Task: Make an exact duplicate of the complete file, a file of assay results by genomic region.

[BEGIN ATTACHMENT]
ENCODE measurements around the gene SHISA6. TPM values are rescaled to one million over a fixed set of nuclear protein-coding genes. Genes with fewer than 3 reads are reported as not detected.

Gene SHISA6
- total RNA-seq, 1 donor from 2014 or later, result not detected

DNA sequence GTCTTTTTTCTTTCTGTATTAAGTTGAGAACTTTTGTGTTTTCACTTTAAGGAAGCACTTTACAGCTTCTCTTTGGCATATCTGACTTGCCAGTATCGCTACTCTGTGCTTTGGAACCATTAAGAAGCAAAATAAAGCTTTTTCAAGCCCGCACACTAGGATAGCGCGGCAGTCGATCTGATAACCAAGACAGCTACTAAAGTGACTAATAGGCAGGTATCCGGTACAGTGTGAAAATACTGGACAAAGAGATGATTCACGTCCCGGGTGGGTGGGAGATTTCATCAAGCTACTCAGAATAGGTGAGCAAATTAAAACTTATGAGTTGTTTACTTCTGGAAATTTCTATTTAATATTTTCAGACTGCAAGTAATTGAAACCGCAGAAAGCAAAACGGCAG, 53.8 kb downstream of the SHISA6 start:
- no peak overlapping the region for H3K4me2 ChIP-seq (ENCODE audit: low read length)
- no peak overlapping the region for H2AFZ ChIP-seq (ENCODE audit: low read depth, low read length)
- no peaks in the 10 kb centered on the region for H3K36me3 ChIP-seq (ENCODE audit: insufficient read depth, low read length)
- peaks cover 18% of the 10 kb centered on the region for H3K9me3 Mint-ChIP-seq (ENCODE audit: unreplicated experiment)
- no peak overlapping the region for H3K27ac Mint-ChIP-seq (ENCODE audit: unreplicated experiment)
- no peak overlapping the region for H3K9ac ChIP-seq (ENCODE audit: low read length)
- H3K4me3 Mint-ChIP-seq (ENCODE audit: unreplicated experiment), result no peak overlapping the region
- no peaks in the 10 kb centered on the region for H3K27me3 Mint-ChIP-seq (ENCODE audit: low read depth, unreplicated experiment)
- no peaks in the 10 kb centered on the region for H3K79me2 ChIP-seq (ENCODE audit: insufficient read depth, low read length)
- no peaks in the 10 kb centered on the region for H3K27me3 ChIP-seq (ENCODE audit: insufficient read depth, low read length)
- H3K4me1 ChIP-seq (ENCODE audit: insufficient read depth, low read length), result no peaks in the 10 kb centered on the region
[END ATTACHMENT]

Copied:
ENCODE measurements around the gene SHISA6. TPM values are rescaled to one million over a fixed set of nuclear protein-coding genes. Genes with fewer than 3 reads are reported as not detected.

Gene SHISA6
- total RNA-seq, 1 donor from 2014 or later, result not detected

DNA sequence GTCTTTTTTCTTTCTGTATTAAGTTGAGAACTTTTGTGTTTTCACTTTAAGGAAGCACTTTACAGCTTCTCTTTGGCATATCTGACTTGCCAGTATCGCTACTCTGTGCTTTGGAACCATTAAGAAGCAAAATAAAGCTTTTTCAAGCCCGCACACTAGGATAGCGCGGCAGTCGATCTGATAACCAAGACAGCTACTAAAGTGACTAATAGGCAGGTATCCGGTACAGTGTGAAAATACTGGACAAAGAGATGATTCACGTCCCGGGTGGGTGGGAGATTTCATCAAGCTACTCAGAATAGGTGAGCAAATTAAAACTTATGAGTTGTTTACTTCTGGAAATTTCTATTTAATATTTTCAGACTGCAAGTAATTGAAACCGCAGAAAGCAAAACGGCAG, 53.8 kb downstream of the SHISA6 start:
- no peak overlapping the region for H3K4me2 ChIP-seq (ENCODE audit: low read length)
- no peak overlapping the region for H2AFZ ChIP-seq (ENCODE audit: low read depth, low read length)
- no peaks in the 10 kb centered on the region for H3K36me3 ChIP-seq (ENCODE audit: insufficient read depth, low read length)
- peaks cover 18% of the 10 kb centered on the region for H3K9me3 Mint-ChIP-seq (ENCODE audit: unreplicated experiment)
- no peak overlapping the region for H3K27ac Mint-ChIP-seq (ENCODE audit: unreplicated experiment)
- no peak overlapping the region for H3K9ac ChIP-seq (ENCODE audit: low read length)
- H3K4me3 Mint-ChIP-seq (ENCODE audit: unreplicated experiment), result no peak overlapping the region
- no peaks in the 10 kb centered on the region for H3K27me3 Mint-ChIP-seq (ENCODE audit: low read depth, unreplicated experiment)
- no peaks in the 10 kb centered on the region for H3K79me2 ChIP-seq (ENCODE audit: insufficient read depth, low read length)
- no peaks in the 10 kb centered on the region for H3K27me3 ChIP-seq (ENCODE audit: insufficient read depth, low read length)
- H3K4me1 ChIP-seq (ENCODE audit: insufficient read depth, low read length), result no peaks in the 10 kb centered on the region